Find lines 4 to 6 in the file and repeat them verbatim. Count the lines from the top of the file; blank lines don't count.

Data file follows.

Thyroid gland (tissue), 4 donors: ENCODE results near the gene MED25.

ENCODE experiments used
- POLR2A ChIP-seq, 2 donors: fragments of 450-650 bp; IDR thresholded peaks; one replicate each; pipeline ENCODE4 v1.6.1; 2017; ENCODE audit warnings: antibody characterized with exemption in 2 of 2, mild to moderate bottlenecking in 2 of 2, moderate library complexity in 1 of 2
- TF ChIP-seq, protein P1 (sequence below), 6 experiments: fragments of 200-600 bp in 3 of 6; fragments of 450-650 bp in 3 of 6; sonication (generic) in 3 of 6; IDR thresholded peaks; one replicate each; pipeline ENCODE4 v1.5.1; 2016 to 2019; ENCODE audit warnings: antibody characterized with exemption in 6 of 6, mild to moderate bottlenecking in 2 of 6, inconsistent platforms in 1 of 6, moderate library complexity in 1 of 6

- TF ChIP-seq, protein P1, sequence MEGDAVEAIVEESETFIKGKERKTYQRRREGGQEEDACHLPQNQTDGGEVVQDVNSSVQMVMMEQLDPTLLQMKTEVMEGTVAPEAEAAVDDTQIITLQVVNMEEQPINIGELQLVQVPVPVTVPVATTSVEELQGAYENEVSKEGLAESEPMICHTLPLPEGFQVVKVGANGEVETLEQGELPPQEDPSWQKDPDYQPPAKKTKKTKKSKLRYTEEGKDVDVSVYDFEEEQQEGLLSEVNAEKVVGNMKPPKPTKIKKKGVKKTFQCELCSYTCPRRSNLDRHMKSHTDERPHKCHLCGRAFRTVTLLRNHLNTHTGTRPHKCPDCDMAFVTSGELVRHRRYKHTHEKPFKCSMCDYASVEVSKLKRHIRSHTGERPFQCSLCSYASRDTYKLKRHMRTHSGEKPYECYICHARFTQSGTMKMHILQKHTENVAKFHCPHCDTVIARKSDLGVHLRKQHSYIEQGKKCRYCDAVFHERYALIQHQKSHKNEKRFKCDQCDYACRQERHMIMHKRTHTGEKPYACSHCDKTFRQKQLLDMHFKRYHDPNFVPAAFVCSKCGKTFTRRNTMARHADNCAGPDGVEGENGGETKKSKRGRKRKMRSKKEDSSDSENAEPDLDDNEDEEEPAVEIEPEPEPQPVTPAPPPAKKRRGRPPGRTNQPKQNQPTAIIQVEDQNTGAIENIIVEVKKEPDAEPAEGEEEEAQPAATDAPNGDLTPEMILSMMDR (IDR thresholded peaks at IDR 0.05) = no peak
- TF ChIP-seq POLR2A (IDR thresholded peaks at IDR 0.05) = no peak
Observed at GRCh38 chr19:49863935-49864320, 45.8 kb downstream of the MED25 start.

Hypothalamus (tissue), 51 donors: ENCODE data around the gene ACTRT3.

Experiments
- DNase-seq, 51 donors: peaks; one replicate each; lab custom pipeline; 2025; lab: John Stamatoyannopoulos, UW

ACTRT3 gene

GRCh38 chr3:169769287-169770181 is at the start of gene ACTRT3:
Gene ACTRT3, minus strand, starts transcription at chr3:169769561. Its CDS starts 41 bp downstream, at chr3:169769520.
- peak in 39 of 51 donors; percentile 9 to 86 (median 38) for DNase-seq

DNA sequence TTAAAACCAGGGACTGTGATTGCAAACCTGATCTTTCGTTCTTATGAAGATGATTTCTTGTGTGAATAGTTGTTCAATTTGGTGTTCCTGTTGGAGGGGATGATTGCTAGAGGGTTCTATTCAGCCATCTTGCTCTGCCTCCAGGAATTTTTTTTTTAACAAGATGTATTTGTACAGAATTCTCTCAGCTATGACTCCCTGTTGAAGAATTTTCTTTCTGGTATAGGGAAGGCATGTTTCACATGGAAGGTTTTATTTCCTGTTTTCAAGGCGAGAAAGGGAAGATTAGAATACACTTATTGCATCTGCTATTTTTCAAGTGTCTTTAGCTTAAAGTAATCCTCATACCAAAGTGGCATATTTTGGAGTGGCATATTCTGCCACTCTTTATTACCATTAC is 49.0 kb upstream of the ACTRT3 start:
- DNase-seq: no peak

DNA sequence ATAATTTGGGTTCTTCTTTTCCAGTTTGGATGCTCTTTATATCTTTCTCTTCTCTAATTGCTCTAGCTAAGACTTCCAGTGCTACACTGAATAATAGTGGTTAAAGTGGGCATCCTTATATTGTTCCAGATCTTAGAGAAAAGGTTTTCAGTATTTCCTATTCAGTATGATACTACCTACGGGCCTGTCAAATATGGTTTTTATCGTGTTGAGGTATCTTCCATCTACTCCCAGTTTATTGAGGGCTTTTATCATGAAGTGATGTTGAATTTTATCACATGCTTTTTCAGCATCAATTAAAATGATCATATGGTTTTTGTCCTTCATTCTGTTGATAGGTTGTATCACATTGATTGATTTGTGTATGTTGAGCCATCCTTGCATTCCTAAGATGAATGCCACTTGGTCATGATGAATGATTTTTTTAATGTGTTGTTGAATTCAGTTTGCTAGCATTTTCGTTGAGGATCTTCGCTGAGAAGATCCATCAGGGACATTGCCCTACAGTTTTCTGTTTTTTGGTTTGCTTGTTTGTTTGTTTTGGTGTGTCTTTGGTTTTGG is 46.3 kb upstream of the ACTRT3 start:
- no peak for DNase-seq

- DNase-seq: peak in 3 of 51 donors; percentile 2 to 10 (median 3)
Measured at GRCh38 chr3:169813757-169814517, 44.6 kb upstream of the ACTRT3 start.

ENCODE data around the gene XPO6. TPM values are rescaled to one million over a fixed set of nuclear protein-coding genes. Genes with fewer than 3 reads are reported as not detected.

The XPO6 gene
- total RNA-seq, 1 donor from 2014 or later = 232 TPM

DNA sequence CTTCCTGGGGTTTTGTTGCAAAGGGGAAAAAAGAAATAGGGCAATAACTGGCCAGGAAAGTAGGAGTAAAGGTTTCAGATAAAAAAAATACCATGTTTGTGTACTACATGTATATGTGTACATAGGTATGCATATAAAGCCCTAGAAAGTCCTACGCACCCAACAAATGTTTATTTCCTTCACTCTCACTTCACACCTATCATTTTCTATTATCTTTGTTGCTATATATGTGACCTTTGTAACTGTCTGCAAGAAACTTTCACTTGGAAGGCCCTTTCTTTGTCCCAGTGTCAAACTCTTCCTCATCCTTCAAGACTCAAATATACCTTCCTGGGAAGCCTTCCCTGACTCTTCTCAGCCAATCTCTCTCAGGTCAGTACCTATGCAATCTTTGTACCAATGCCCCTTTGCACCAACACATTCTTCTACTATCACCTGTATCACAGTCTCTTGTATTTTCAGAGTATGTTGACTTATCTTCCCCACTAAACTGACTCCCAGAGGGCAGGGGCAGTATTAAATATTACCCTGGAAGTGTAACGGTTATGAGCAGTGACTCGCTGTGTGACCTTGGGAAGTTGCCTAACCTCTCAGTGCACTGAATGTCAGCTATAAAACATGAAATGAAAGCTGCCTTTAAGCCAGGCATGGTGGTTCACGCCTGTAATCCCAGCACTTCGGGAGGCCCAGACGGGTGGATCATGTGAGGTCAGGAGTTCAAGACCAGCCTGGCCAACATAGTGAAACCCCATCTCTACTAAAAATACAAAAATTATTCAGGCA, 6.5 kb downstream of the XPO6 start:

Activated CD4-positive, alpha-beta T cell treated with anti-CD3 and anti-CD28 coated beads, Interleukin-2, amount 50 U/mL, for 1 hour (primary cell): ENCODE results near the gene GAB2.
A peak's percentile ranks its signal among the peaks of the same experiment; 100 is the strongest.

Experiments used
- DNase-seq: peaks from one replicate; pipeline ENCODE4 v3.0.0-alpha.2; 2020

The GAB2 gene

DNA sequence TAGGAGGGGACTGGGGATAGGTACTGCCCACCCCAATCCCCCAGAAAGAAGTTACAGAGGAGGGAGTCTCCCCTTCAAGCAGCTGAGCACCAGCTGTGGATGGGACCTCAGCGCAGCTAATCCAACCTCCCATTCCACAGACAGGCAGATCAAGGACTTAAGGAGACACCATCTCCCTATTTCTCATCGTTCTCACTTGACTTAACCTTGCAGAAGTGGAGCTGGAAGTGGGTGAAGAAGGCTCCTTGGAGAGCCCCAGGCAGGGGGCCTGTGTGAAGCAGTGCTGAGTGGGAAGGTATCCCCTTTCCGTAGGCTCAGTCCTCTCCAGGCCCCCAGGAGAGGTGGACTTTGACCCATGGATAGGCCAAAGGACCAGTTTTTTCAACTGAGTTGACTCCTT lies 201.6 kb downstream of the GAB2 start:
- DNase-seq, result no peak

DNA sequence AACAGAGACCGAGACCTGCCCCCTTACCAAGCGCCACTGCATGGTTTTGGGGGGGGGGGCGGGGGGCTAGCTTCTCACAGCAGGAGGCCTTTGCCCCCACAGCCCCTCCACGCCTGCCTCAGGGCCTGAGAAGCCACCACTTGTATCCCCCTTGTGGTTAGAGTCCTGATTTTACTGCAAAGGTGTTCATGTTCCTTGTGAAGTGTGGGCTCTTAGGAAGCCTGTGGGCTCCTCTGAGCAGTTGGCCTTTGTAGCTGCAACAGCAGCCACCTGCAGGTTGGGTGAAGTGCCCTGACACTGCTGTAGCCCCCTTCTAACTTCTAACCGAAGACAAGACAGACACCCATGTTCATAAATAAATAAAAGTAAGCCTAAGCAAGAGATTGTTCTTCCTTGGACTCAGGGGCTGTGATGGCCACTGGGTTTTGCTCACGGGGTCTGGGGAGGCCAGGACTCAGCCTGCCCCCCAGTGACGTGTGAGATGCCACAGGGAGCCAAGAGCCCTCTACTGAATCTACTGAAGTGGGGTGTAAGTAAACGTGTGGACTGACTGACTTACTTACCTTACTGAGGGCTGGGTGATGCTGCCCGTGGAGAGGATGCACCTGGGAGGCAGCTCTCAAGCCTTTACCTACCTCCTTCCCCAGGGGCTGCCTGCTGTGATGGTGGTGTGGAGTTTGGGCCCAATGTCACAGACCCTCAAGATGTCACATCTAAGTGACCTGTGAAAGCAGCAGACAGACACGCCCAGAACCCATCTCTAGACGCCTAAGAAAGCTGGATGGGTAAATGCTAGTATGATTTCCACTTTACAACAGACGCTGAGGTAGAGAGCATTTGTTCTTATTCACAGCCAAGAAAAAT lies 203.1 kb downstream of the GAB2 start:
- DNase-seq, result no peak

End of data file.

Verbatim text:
- TF ChIP-seq, protein P1 (sequence below), 6 experiments: fragments of 200-600 bp in 3 of 6; fragments of 450-650 bp in 3 of 6; sonication (generic) in 3 of 6; IDR thresholded peaks; one replicate each; pipeline ENCODE4 v1.5.1; 2016 to 2019; ENCODE audit warnings: antibody characterized with exemption in 6 of 6, mild to moderate bottlenecking in 2 of 6, inconsistent platforms in 1 of 6, moderate library complexity in 1 of 6

- TF ChIP-seq, protein P1, sequence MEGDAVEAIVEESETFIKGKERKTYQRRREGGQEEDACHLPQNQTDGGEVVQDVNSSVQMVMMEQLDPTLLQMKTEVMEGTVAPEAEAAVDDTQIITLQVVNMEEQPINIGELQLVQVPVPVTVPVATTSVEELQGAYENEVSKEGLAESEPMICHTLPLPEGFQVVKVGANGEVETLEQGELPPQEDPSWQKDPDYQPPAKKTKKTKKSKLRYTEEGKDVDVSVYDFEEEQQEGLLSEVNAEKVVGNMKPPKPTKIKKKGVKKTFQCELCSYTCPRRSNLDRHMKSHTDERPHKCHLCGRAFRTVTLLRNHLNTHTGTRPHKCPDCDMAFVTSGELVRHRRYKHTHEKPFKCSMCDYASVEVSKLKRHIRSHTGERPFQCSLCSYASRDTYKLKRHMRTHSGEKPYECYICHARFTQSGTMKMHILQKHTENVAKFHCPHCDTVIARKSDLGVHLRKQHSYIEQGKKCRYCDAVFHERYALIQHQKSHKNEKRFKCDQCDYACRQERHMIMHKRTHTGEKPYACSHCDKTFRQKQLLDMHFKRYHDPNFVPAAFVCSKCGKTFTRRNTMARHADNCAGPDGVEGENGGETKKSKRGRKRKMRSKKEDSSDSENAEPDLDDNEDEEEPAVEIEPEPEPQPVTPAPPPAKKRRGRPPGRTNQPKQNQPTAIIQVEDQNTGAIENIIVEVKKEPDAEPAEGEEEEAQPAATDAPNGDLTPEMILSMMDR (IDR thresholded peaks at IDR 0.05) = no peak
- TF ChIP-seq POLR2A (IDR thresholded peaks at IDR 0.05) = no peak